For the video presentation of his fall collection for Casablanca, Charaf Tajer ignored the old showbiz adage that you should never work with animals or children. The shoot at the Hôtel de la Païva, the Paris home of a famous 19th-century courtesan, featured a cast of dozens and two very lively poodles.
That was small potatoes for the designer, who recalled that one of his earliest photo shoots involved baby tigers that belonged to France’s equivalent of Joe Exotic: a man whose house was filled with big cats. “They looked at us like we were meat. Honestly, the big ones were very scary,” he recalled.
In keeping with his grand ambitions for Casablanca, Tajer celebrated the brand’s first coed collection by recreating the ambiance of a Champagne-drenched Seventies-era after party at a luxury hotel after the Monaco Grand Prix — complete with an actual race car, which had to be tipped sideways to fit through the door.
Among the label’s signature prints this season was Lady Luck at the roulette table, which appeared as a playing card motif on a long-sleeve maxidress; a running hare, the emblem of the fictional Casa racing team; and a red-and-white Casablanca logo motif, a clever pun on longtime F1 sponsor Marlboro.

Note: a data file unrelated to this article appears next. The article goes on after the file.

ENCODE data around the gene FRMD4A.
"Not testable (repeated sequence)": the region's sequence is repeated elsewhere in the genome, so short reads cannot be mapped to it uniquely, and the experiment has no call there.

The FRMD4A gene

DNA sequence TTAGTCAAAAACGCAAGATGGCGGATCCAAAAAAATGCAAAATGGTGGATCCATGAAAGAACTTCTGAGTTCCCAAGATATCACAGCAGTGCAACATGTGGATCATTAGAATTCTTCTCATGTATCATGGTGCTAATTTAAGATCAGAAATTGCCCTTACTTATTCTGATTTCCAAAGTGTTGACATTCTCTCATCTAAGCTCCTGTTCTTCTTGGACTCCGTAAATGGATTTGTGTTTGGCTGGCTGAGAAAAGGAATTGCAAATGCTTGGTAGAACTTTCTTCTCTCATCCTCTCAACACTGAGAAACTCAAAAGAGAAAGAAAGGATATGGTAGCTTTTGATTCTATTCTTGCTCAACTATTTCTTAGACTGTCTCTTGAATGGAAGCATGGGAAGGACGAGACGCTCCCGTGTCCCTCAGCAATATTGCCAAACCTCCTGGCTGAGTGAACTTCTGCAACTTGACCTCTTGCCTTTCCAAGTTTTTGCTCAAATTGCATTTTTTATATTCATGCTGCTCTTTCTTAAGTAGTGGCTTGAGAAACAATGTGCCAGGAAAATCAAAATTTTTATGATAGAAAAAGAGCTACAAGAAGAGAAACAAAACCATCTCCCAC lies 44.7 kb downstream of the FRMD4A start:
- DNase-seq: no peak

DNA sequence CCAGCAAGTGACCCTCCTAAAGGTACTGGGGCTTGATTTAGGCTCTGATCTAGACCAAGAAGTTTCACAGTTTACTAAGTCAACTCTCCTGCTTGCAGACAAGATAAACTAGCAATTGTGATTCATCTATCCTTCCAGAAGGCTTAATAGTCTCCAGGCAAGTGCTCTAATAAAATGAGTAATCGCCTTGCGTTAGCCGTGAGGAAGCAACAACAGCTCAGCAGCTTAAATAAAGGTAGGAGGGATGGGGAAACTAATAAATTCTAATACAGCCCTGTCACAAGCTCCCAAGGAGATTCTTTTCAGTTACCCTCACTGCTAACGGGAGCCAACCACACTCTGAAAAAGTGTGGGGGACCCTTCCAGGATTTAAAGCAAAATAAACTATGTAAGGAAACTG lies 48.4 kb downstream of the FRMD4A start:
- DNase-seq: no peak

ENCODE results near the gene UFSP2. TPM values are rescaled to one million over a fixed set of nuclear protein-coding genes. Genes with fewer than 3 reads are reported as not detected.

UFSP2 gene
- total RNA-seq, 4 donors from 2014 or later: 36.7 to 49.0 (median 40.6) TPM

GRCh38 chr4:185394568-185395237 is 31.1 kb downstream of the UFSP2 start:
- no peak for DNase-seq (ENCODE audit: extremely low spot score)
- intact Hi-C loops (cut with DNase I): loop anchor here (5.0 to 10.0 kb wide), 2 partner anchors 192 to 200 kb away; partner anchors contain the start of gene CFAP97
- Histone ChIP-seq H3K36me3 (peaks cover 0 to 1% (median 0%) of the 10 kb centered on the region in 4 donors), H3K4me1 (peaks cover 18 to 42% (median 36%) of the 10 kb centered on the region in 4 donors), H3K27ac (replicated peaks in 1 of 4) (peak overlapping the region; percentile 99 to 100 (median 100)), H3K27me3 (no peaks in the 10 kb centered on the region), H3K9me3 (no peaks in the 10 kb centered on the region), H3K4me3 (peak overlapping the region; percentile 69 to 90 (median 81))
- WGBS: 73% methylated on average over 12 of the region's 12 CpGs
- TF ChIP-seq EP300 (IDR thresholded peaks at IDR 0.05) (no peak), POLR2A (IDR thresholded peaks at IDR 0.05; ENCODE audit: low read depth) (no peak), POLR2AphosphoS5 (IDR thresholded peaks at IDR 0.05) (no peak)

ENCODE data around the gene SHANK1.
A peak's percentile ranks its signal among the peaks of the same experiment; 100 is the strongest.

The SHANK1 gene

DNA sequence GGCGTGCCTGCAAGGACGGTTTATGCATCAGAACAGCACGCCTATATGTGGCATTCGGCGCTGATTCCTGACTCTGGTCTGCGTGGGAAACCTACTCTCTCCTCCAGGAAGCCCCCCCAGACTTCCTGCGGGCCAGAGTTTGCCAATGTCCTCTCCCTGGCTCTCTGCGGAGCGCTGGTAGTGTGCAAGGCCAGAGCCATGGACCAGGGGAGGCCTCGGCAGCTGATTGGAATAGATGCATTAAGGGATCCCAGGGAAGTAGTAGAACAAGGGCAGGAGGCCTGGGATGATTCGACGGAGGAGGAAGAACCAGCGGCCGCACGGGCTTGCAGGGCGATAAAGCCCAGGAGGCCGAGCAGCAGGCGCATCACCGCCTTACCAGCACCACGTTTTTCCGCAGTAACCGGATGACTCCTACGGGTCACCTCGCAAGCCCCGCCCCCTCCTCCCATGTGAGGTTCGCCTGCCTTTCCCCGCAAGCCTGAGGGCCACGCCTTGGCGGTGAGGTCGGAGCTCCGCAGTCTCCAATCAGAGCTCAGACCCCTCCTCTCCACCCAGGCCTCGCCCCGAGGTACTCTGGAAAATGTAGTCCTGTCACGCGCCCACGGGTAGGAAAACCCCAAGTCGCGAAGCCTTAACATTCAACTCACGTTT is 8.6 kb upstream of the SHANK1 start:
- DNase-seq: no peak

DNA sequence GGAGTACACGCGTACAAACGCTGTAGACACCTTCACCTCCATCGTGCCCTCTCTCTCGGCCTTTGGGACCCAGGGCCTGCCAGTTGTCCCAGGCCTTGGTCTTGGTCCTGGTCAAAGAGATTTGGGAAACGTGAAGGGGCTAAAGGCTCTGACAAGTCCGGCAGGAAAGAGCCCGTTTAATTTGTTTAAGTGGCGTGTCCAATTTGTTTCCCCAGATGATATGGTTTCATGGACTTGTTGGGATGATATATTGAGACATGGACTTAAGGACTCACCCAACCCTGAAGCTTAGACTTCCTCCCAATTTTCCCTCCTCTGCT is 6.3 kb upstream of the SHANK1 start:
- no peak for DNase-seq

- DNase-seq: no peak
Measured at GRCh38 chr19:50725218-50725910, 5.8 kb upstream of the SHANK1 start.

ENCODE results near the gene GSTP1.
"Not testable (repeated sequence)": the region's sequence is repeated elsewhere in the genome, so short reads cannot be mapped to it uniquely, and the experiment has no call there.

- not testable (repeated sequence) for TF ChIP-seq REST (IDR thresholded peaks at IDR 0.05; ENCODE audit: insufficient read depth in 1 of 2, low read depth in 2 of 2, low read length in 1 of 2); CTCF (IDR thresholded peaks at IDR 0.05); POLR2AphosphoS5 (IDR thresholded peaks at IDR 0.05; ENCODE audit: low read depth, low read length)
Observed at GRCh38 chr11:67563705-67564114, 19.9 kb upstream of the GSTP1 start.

Designers from Tommy Hilfiger to Virgil Abloh have tackled the racing theme, but Tajer managed to bend it to his brand’s dandyish sensibility. Harlequin checks, in black-and-white or colored versions, referenced the checkered flags on the race track, Monaco’s coat of arms and the diamonds on a deck of cards.
The gambling theme carried into night, with Bond-girl evening gowns, featuring cutout bodices in the shape of card symbols, that felt gimmicky at times.
For Tajer, who makes a cameo in the film as a piano player, switching locations each season is all part of the fun. His last collection was an ode to Hawaii; the one before that took him to Italy’s Lake Garda. “We want to challenge ourselves, but also entertain people and have fun with it,” he explained.
He did have a final word of advice for anyone planning a trip to Monaco in real life. “Don’t gamble,” he said. “I think the iconography of it is very cool, but I went to the casino for research and it’s easy to lose money there.”